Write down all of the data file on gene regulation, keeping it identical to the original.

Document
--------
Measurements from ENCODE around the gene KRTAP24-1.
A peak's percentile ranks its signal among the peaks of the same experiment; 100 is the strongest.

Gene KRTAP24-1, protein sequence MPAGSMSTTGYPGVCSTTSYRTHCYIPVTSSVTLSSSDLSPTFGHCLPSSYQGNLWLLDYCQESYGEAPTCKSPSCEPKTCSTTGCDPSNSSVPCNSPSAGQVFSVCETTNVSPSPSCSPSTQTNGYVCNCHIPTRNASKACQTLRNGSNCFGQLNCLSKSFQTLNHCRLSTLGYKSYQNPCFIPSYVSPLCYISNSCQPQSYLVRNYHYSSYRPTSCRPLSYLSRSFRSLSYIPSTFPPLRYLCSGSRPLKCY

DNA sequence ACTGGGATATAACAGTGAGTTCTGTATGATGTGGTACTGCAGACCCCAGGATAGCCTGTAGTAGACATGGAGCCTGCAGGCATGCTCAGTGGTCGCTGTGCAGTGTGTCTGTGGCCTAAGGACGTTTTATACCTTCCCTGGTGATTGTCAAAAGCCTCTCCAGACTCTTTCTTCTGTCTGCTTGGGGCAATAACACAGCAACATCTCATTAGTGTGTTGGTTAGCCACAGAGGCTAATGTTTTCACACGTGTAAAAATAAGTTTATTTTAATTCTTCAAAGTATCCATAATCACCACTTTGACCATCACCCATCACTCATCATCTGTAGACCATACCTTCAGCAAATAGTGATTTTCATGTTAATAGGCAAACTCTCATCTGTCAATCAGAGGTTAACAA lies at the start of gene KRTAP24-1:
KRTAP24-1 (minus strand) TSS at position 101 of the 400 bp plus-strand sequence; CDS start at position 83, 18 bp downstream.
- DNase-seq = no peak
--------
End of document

Measurements from ENCODE around the gene KRTAP24-1.
A peak's percentile ranks its signal among the peaks of the same experiment; 100 is the strongest.

Gene KRTAP24-1, protein sequence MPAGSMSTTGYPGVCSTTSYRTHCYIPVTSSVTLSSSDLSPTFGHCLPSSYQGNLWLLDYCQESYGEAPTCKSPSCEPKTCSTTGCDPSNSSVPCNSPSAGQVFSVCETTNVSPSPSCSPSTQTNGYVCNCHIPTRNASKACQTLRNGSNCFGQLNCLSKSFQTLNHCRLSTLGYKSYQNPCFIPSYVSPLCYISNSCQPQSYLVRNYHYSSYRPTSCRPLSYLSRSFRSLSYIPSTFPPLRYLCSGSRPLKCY

DNA sequence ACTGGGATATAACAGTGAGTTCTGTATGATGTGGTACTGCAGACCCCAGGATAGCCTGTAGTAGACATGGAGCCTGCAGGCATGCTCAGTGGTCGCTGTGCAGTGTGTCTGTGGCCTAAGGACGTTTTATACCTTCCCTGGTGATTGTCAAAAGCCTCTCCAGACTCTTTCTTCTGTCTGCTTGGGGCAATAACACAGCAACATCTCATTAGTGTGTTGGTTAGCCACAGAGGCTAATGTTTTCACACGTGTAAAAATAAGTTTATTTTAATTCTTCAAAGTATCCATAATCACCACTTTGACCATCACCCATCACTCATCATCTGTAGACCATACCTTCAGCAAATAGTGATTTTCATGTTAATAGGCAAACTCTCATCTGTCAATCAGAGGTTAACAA lies at the start of gene KRTAP24-1:
KRTAP24-1 (minus strand) TSS at position 101 of the 400 bp plus-strand sequence; CDS start at position 83, 18 bp downstream.
- DNase-seq = no peak